A tag is a keyword or label that categorizes your question with other, similar questions. Using the right tags makes it easier for others to find and answer your question.

Type to find tags:
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A particle which indicates the topic of a sentence or shows contrast in the universe of discourse.
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Improving your proficiency in the Japanese language.
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indicate possession, but can also link general nouns to more specific ones. の can also be a nominaliser.
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Questions concerned with the fact that many kanji (漢字) may share a reading or pronunciation.
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かな: Covers both Japanese syllabaries, hiragana (ひらがな) and katakana (かたかな).
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Language and vocabulary differences between specific regions of Japan.
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Concerning the asking of questions in the Japanese language as opposed to making plain statements. Includes the various words and particles used in questions.
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Questions regarding endings or sounds which can be appended to the end of a word and change its meaning or function in some way.
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The cursive form of the syllabary used mostly for (but not restricted to) the grammatical features of written Japanese including verb endings and particles, and for native words written without kanji.
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Which sequences of kanji and/or kana form accepted ways to write a given word, particle, or other speech sound.
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Affixes, particles and conjugations applied to words to mark respect.
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Questions regarding the various words, particles, inflections, and constructions employed to negate a word or sentence from its positive form.
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Questions about names in Japanese, including how to use them and how to write them.
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Topics related to finding a phrase that fits a given context or meaning.
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The particle "を" (wo or o) indicates the direct object of a verb or the course of a motion verb.
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A sentential particle that can indicate the location of an event, or a means, material, cause or necessity.
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used to modify or qualify verbs.
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The particle "が" (ga) indicates the subject of a verb. Nominative case particle.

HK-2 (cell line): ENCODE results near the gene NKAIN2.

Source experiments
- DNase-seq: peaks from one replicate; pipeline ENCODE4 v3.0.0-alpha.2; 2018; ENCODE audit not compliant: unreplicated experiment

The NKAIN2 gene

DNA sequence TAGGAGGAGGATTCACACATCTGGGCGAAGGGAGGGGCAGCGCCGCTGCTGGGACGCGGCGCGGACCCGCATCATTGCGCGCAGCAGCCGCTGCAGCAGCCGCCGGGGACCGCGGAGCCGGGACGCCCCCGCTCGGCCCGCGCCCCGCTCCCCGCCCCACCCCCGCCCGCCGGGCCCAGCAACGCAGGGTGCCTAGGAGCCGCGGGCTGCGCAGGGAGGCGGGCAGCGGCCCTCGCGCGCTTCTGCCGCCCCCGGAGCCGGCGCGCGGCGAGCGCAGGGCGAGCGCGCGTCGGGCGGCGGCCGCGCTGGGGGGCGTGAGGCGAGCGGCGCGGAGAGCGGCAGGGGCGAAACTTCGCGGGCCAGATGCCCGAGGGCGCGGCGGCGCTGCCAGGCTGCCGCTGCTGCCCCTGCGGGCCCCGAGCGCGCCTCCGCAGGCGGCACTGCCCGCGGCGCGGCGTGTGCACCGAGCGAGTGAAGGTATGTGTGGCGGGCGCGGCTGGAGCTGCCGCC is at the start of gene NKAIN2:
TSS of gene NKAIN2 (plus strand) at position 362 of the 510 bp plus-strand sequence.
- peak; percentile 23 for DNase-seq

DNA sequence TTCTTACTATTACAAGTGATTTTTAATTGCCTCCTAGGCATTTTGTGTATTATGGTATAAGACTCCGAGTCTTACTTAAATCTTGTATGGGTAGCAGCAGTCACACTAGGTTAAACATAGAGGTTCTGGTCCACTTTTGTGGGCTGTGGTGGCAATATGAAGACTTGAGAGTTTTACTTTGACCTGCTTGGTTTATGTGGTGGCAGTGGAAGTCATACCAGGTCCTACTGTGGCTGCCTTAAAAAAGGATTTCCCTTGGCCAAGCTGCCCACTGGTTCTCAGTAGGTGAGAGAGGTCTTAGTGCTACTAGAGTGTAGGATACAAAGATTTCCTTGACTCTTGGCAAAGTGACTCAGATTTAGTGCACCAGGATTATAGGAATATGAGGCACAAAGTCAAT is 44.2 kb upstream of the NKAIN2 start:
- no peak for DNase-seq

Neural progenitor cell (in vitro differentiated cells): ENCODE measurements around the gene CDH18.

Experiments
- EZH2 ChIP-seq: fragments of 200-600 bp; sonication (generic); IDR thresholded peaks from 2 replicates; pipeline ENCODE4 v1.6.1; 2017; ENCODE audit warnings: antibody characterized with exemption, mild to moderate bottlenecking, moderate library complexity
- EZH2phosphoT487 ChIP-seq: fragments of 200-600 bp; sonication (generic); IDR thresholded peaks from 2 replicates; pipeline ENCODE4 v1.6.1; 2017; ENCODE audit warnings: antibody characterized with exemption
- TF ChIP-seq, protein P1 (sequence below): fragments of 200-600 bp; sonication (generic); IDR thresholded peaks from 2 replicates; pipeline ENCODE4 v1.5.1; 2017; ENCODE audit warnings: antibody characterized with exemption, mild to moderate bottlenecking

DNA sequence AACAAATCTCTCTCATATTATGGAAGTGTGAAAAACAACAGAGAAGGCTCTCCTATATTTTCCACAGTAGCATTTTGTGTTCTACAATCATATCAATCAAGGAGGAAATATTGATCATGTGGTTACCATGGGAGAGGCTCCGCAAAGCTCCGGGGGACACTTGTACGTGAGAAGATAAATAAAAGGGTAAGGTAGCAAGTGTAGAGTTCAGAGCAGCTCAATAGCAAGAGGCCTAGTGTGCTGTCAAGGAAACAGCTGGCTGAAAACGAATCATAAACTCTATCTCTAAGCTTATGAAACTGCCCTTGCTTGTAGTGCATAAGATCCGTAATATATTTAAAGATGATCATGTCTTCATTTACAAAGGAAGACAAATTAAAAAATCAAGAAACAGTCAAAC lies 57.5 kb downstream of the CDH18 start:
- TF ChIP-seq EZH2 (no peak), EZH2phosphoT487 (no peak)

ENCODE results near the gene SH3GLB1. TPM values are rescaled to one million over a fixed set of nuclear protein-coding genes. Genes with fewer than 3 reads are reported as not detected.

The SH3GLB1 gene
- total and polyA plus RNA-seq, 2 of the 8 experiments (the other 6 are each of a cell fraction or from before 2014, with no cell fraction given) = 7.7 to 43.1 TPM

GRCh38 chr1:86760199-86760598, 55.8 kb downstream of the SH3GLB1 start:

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used as a conjunction ("and") or preposition ("with") when attached to nouns, or "if" when attached to verbs.
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Questions about books, websites, and other resources about the Japanese language.
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Words and phrases for food and drinks or related to their preparation, consumption, tradition, and other aspects.
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Having to do with the lyrics of Japanese songs.
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口語. Words that exist in speech but not in writing. Also refers to things like contractions, omissions, or other verbal mechanisms characteristic of speech.
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A class of words that behaves mostly like verbs (but uses different grammatical endings) and is used to describe properties of nouns.
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The system of abstract sounds (phonemes) used to encode the language, as opposed to the actual technical details of how to produce these sounds.
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Questions relating to that property of verbs which allows them to refer to events in the past, present, or future.
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Questions concerning the terms (words and phrases) which may be used to cover specific concepts, fields, or phenomena.
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The omission of sounds or letters from words. Contractions can be characteristic of dialects or modes of speech. A frequently observed contraction may become a new word in a language.
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The use of Japanese in the workplace.
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Honorific speech in Japanese.
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Grammar or words that express temporal information. Whereas tense is always relative to the moment of utterance, time is more absolutely located on an imaginary timeline.
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Known in Japanese as 形式名詞. A closed subclass of nouns that are short and have general meaning without specific content. Usually follows an appositive clause or a relative clause. Often the formal-noun…
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Questions regarding the special words or particles (such as です and だ) which allow a noun to be the predicate of a sentence, somewhat equivalent to English "am", "be", "is", "was", "were".
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Reciprocal verbal exchanges like "hello". Includes slang, colloquial, dialectal, and differing politeness levels.